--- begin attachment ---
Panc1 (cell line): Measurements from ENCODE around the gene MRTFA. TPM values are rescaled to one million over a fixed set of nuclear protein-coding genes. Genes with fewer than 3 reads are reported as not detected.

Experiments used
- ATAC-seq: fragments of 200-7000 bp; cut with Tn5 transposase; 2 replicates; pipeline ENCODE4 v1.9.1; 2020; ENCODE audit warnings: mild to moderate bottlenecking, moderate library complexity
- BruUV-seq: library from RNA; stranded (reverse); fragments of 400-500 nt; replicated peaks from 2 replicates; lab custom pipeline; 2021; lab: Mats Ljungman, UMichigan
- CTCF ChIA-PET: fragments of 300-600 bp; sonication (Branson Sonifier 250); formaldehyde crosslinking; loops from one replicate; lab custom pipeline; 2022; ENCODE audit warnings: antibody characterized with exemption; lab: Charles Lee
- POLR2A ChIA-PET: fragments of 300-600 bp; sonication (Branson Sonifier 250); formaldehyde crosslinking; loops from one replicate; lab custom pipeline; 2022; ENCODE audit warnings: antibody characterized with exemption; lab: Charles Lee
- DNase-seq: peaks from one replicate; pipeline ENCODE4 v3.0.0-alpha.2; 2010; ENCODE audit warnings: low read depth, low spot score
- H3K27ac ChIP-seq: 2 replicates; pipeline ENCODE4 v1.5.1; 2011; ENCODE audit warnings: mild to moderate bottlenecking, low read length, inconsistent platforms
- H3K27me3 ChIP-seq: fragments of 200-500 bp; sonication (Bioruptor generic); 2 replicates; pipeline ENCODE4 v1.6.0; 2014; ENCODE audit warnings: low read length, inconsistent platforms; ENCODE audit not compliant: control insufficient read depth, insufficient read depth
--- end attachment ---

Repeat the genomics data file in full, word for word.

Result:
Panc1 (cell line): Measurements from ENCODE around the gene MRTFA. TPM values are rescaled to one million over a fixed set of nuclear protein-coding genes. Genes with fewer than 3 reads are reported as not detected.

Experiments used
- ATAC-seq: fragments of 200-7000 bp; cut with Tn5 transposase; 2 replicates; pipeline ENCODE4 v1.9.1; 2020; ENCODE audit warnings: mild to moderate bottlenecking, moderate library complexity
- BruUV-seq: library from RNA; stranded (reverse); fragments of 400-500 nt; replicated peaks from 2 replicates; lab custom pipeline; 2021; lab: Mats Ljungman, UMichigan
- CTCF ChIA-PET: fragments of 300-600 bp; sonication (Branson Sonifier 250); formaldehyde crosslinking; loops from one replicate; lab custom pipeline; 2022; ENCODE audit warnings: antibody characterized with exemption; lab: Charles Lee
- POLR2A ChIA-PET: fragments of 300-600 bp; sonication (Branson Sonifier 250); formaldehyde crosslinking; loops from one replicate; lab custom pipeline; 2022; ENCODE audit warnings: antibody characterized with exemption; lab: Charles Lee
- DNase-seq: peaks from one replicate; pipeline ENCODE4 v3.0.0-alpha.2; 2010; ENCODE audit warnings: low read depth, low spot score
- H3K27ac ChIP-seq: 2 replicates; pipeline ENCODE4 v1.5.1; 2011; ENCODE audit warnings: mild to moderate bottlenecking, low read length, inconsistent platforms
- H3K27me3 ChIP-seq: fragments of 200-500 bp; sonication (Bioruptor generic); 2 replicates; pipeline ENCODE4 v1.6.0; 2014; ENCODE audit warnings: low read length, inconsistent platforms; ENCODE audit not compliant: control insufficient read depth, insufficient read depth